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2015 Year in Review

The end of an old calendar year always seems to be replete with review and reflection, and my own personal exercise of this practice reveals that 2015 has been among the most meaningful years of my career! So many milestones and accolades have come my way!

A few of the highlights:

First and foremost, I celebrated our fifteenth wedding anniversary with the love of my life, Barbara Karam Wilson. Barb continues to serve White Castle System, having enjoyed a promotion to Tax Manager this year.

My Columbus Symphony Youth Orchestra had its debut performance at Carnegie Hall. This was also my first performance in the venue, a collaborative effort with the Cincinnati Youth Symphony. A sizeable and enthusiastic audience enjoyed an outstanding performance, and I was able to renew my acquaintance with composer Lowell Liebermann whose work I programmed.

I marked twenty-five years of service to the Columbus Symphony Orchestra. While my appearance at the CSO’s annual Picnic with the Pops series was its usual quasi-rainout, I was surprised with a stunning video tribute and a warm reception that allowed me to connect with any number of old friends.

City Scene Magazine named me “Music Director of the Year” as a part of its annual Best of the ‘Bus reader poll.

I traversed several monumental scores for the first time:
Tchaikovsky’s Sleeping Beauty with the Tulsa Ballet, truly a pinnacle for ballet conductors
Mahler Symphony No. 2 with the Springfield Symphony
National attention was drawn to the Westerville Symphony as we embraced head-on the presence of social media in the concert hall. I played a round of golf at the Double Eagle Golf Club, one of the most elite and challenging in central Ohio. And in preparation, I enjoyed several intense lessons from my coach, Chris Miller at the Medallion Club.

I survived 15 performances of Tchaikovsky’s Nutcracker with BalletMet Columbus at the Detroit Opera House and with the Tulsa Ballet (including the annual snow drop).

My friend Cabot Rea retired from broadcasting after 30 years of service to the NBC affiliate in Columbus.
Barb and I managed to squeeze in a little vacation in LA with Barb’s brother, and were lucky enough to score tickets to see Tony Bennett and Lady Gaga. Very talented, iconic duo. Also paid a visit to the Reagan Library where Air Force One is a major attraction.

All in all, a great year, full of wonderful music, great friends, love, and happiness. But the world seems ever more turbulent and cries out for the harmony that music provides. So my work is just beginning! Here’s to 2016 and all the opportunities it brings!

Concerts in the 21st Century
October 27,2015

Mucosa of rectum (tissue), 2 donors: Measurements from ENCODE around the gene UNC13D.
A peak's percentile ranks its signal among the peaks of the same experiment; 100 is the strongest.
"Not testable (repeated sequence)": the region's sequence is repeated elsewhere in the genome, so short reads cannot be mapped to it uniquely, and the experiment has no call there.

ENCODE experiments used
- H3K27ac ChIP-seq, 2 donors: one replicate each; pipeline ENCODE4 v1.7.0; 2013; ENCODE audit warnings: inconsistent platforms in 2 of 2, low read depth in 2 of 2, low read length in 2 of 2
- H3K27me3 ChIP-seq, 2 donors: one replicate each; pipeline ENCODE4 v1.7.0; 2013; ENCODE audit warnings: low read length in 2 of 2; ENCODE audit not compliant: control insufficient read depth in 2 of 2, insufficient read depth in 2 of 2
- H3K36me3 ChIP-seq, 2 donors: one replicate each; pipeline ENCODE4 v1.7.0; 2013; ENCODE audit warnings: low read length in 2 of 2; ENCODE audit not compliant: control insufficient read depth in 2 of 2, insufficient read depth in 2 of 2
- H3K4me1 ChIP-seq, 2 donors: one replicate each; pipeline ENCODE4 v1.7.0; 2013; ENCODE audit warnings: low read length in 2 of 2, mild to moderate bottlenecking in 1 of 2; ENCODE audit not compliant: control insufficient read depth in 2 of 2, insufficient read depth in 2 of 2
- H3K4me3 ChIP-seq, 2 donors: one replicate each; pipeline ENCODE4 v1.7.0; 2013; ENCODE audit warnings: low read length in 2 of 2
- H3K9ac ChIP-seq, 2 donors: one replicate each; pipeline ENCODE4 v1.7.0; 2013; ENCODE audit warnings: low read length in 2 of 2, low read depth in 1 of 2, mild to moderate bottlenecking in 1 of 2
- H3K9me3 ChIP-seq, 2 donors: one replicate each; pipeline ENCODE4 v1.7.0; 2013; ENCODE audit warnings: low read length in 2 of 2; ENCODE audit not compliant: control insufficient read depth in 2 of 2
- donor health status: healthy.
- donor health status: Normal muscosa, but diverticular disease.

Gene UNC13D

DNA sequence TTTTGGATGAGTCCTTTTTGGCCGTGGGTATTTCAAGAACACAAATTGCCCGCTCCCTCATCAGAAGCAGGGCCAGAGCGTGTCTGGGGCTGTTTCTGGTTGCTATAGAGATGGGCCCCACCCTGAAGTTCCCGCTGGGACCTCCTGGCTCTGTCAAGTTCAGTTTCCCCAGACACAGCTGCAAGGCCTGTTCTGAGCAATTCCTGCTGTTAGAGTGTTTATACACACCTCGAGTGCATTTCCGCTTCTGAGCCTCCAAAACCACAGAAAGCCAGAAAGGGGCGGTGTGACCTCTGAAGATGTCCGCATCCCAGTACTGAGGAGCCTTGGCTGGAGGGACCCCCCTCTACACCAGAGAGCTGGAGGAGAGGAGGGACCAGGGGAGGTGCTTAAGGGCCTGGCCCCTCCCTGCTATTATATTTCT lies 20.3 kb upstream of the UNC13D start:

Recently, the Westerville Symphony received a grant from PNC Arts Alive which enabled us to create a concert experience that invited social media into the concert hall. Through a live twitter feed projected over the orchestra, the audience was invited to tweet about the concert while it was taking place. A live internet stream of the performance further expanded our audience reach, and, according to the twitter activity, we had viewers from throughout the US and Europe. PNC’s grant enabled us to promote the event and purchase the necessary hardware and licensure to carry it off. Staffing was handled by our own tech-saavy Executive Director, Sean Brewster.. For the event, I programmed the Mussorgsky/Ravel Pictures at an Exhibition and invited Gavin George to perform the First Rachmaninoff Piano Concerto. Gavin is a prodigious talent of twelve who lives in Granville, OH, and has recently signed with Opus 3 Artists. His popularity, his youth, and his gregarious personality made him a perfect player in this experiment. The musicians of the Orchestra as well were tremendous sports, and helped to generate buzz about the event through their own social media outlets. The Orchestra is a unique paradigm of Otterbein University students, regional amateur musicians, and semi-professional musicians, so labor obligations triggered by the electronic media presence were not an obstacle. The audience was given a quick tutorial (and reminded to silence their devices) from the stage, with very few limitations about how and when to tweet their comments. We had tried to invite “tweeters” to sit in a particular section of the audience (we employ general seating), but I think the participants scattered themselves throughout the hall. There is no denying that social media, Facebook, Twitter, Instagram, etc., are now integral parts of our daily lives. Few of us, at any age, are completely immune to the presence. Social media are more and more the conduit for news, social commentary, marketing, and communication. If the arts are to flourish in this new era, then ways to utilize these media are both lucrative and vital for our survival. I do worry, at times, about the invasive presence of YouTube. Intellectual property seems to be a thing of the past, as events are shared, in many cases, without regard to approval of the artists. But we’ll save that discussion for another installment of “Between the lines.” Our primary concern in creating the Westerville Symphony experiment was to not interfere with the concert experience, but rather, enhance it by creating an access point that usually is avoided. Great care was taken in placement of the screen projecting the feed so that it would not distract the musicians, particularly the soloist, nor intrude on those who wished to experience the concert in a traditional fashion. We monitored the feed so that relevant discussion was shared. The local classical music radio outlet, WOSU medias Classical 101 tweeted commentary about the music in real time, relaying informative insight with regard to architecture of the piece, programmatic content, etc. I got involved with tweets about the pre-concert rituals, backstage activity, etc. Our soloist, likewise, shared some thoughts. The event was a great success. While we did have a little negative feedback from a few die-hard traditional concert enthusiasts, overwhelming majority of the response has been highly positive. I feel that we made younger concertgoers feel a sense of involvement that they may not typically enjoy at a symphony concert. Society is evolving at a furiously fast pace, and we must experiment and then implement new concepts in access and service that make the art form we practice as relevant, synergetic, and inclusive to its public as it can be.